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Making History Was Not The Plan

Updated: Sep 16, 2020

Making history in the military was not the plan.

Before he became the first African-American to be promoted to the rank of chief warrant officer 5 in the Army's Transportation Corps, a young Richard Turner wasn't sure what to do with himself.

Growing up in Chicago's gang-riddled inner city during the 1980s made life uncertain.

"Being jumped or held up at knife point, or having your bike stolen, was common in my neighborhood," he said. "I had friends who were killed due to gang activities throughout my high school, so you learn to adapt to your environment. You use your street smarts to stay out of danger."

To stay off the streets and out of trouble, Turner earned a basketball scholarship at a local junior college and spent his time on the courts and in the classroom. But, he said, trouble eventually found him and prompted him to make one of the best decisions of his life.

While at the bus stop late one afternoon, on his way to a home game in which he was the starting power forward, he was held at gunpoint by area gang members. Gang members cried "shoot him, shoot him" as the attacker held the cocked revolver to Turner's chest. Hands raised and duffel bag slung across his shoulder, Turner said he froze.

"My life flashed before my eyes and everything I remembered doing as a kid ran across my mind," he said.

It was a stroke of luck, or destiny, when another teen -- confined to a wheelchair after being shot in a previous gang encounter -- happened by and was able to convince his buddies that Turner was a decent guy and they could let him go.

Shaken, but not deterred, Turner made it to the basketball game, "unproductive at first. I couldn't stop my hands from shaking in the first quarter, but I settled down and had a good game."

After that close call, Turner realized a truth that would serve him well throughout his distinguished military career: Adversity is par for the course, and perseverance is the key to success.

"Learning to deal with and overcome hardship, misfortune and difficulty is what makes us who we are, makes us stronger. In my experience, maintaining a positive attitude, which can sometimes be an even greater challenge in the midst of a storm, is what will help you persevere."

After the gang encounter at the bus stop, Turner's uncle convinced him to leaving Chicago's gritty streets in search of better opportunities. On Oct. 9, 1990, at age 18, he joined the Navy as a seaman deckhand. But it was a tough sell for Turner's mom and biggest fan.

"When I left for boot camp, she wasn't too happy; her baby was leaving home and becoming a man. It was difficult for her to let go, but she's always been a strong woman, and she is the one who motivates me," Turner of his 68-year-old mother, a cancer survivor. "To see what she has experienced in life and how she has pushed through, it is my reason for surviving."

The Navy was a good fit for Turner. He transferred from deckhand to engineman and quickly reached the rank of petty officer 2nd class. Eager and impressionable, he came into contact with several chief warrant officers who would influence his life course.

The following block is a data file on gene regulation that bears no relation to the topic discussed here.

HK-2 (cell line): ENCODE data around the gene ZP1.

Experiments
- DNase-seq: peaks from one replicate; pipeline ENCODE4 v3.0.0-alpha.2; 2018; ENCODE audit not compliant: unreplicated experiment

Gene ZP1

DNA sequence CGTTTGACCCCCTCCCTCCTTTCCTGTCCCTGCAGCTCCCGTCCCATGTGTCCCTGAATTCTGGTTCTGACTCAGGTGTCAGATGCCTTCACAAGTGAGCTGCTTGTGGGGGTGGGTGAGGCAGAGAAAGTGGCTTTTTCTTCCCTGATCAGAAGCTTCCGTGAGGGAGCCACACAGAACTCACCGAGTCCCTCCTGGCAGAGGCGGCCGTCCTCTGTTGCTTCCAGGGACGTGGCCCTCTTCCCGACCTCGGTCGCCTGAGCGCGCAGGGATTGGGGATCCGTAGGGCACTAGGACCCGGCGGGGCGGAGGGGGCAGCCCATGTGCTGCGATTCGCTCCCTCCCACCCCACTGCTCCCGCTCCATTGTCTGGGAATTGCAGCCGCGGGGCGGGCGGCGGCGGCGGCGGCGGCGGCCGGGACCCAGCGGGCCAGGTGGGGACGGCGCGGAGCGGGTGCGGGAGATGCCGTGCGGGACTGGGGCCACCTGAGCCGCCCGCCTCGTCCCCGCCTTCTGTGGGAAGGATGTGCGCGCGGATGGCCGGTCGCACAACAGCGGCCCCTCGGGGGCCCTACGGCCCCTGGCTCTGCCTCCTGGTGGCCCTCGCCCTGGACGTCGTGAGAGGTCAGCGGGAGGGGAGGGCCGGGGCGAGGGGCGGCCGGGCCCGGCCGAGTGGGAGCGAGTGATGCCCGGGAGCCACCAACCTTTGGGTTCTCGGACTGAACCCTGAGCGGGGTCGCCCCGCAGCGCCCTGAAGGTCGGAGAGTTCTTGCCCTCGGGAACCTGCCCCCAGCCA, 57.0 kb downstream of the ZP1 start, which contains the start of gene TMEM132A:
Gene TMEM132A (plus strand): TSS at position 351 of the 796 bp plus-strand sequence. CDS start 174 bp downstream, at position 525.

"I ultimately chose the warrant officer path because of two great warrant officers early in my Navy career. The first African-American officer I had ever seen was a warrant officer, CW2 Zebedee Clark," Turner said. "He was a boatswain mate onboard the shipping port ARDM-4 and he was very intelligent and hardworking. I watched him, secretly, and witnessed his ability to create a cohesive working environment just by his presence."

Turner said he picked Clark's brain, hoping to follow in his footsteps.

"I wanted to be like him. He probably doesn't remember me or doesn't know how much he influenced me, but wherever he is, I would like to thank him for being the person he was," Turner said.

And then there was Chief Warrant Officer 2 Wayne Adgie.

"He was my auxiliary officer onboard the USS Cape St. George CG-71. He was very intelligent, extremely rugged and the best engineer I have ever witnessed," Turner said. "If sailors were huddled around, not working and just shooting the breeze, if you caught wind that he was coming, we would all scatter because no one wanted to feel his wrath."

One day, Turner was chatting with shipmates when Adgie appeared. As the young sailors scattered up ladder wells and disappeared into hatches, anything to avoid the stern warrant officer, Turner stood fast.

"I didn't run. I wanted to see what he would say or do. He walked up to me and we had a great conversation about my family, where I am from and what I wanted to do with my life," Turner said. "After that he became a father figure to me, as well as a great mentor and my biggest influence."

With a newfound confidence, borne from observing great leaders in action, Turner knew it was again time to change the course of his life.

With eight successful Navy years under his belt, Turner joined the Army, immediately beginning training at the Warrant Officer Candidate School, Fort Rucker.

"Leaving the Navy as an E-5 enlisted sailor into the Army's Warrant Officer Procurement Program and achieving the rank of CW5 is unprecedented," Turner said of his historic achievement.

And switching from the Navy to the Army meant new customs, standards and jargon. "Just learning to march was pure comedy for my classmates during Warrant Officer Candidate School," he said.

But Turner did learn. And he excelled.

"What makes any person successful is falling down nine times and getting up 10. If you want something bad enough, put your whole being into it and the universe will allow things to happen for you."

After graduating candidate school, Turner's first junior warrant officer assignment was serving as the assistant engineering officer aboard the Army's Large Tug for the 73rd Transportation Company, Fort Eustis, Virginia. Eight months later he became the chief engineer of the Large Tug.

Commanders began to seek him out for his technical expertise. Technical expertise, after all, is what makes a warrant officer unique, Turner explained.

Unlike commissioned officers, warrants are enlisted service members initially appointed by the secretary of the Army and then commissioned by the president of the United States upon promotion to chief warrant officer. They are technically focused, single specialty officers who undergo rigorous education and training to develop subject matter expertise.